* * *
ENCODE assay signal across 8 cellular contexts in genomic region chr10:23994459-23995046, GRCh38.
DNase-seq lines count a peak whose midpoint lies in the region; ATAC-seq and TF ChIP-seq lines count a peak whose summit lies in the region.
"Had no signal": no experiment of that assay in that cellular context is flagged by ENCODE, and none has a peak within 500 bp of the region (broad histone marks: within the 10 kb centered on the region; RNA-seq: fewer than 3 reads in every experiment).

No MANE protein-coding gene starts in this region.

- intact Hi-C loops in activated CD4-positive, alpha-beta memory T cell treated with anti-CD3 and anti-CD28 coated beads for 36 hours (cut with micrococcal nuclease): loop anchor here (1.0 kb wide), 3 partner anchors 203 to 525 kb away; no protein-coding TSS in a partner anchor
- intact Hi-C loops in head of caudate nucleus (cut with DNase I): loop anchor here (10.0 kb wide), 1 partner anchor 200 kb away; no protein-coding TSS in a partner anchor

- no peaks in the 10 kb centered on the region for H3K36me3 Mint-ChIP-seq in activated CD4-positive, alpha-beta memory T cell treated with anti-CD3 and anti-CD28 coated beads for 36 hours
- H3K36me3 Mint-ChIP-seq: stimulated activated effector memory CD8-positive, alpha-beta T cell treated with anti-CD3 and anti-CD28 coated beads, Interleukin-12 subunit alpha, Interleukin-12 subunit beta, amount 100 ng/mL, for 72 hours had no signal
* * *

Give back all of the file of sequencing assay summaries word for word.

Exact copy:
ENCODE assay signal across 8 cellular contexts in genomic region chr10:23994459-23995046, GRCh38.
DNase-seq lines count a peak whose midpoint lies in the region; ATAC-seq and TF ChIP-seq lines count a peak whose summit lies in the region.
"Had no signal": no experiment of that assay in that cellular context is flagged by ENCODE, and none has a peak within 500 bp of the region (broad histone marks: within the 10 kb centered on the region; RNA-seq: fewer than 3 reads in every experiment).

No MANE protein-coding gene starts in this region.

- intact Hi-C loops in activated CD4-positive, alpha-beta memory T cell treated with anti-CD3 and anti-CD28 coated beads for 36 hours (cut with micrococcal nuclease): loop anchor here (1.0 kb wide), 3 partner anchors 203 to 525 kb away; no protein-coding TSS in a partner anchor
- intact Hi-C loops in head of caudate nucleus (cut with DNase I): loop anchor here (10.0 kb wide), 1 partner anchor 200 kb away; no protein-coding TSS in a partner anchor

- no peaks in the 10 kb centered on the region for H3K36me3 Mint-ChIP-seq in activated CD4-positive, alpha-beta memory T cell treated with anti-CD3 and anti-CD28 coated beads for 36 hours
- H3K36me3 Mint-ChIP-seq: stimulated activated effector memory CD8-positive, alpha-beta T cell treated with anti-CD3 and anti-CD28 coated beads, Interleukin-12 subunit alpha, Interleukin-12 subunit beta, amount 100 ng/mL, for 72 hours had no signal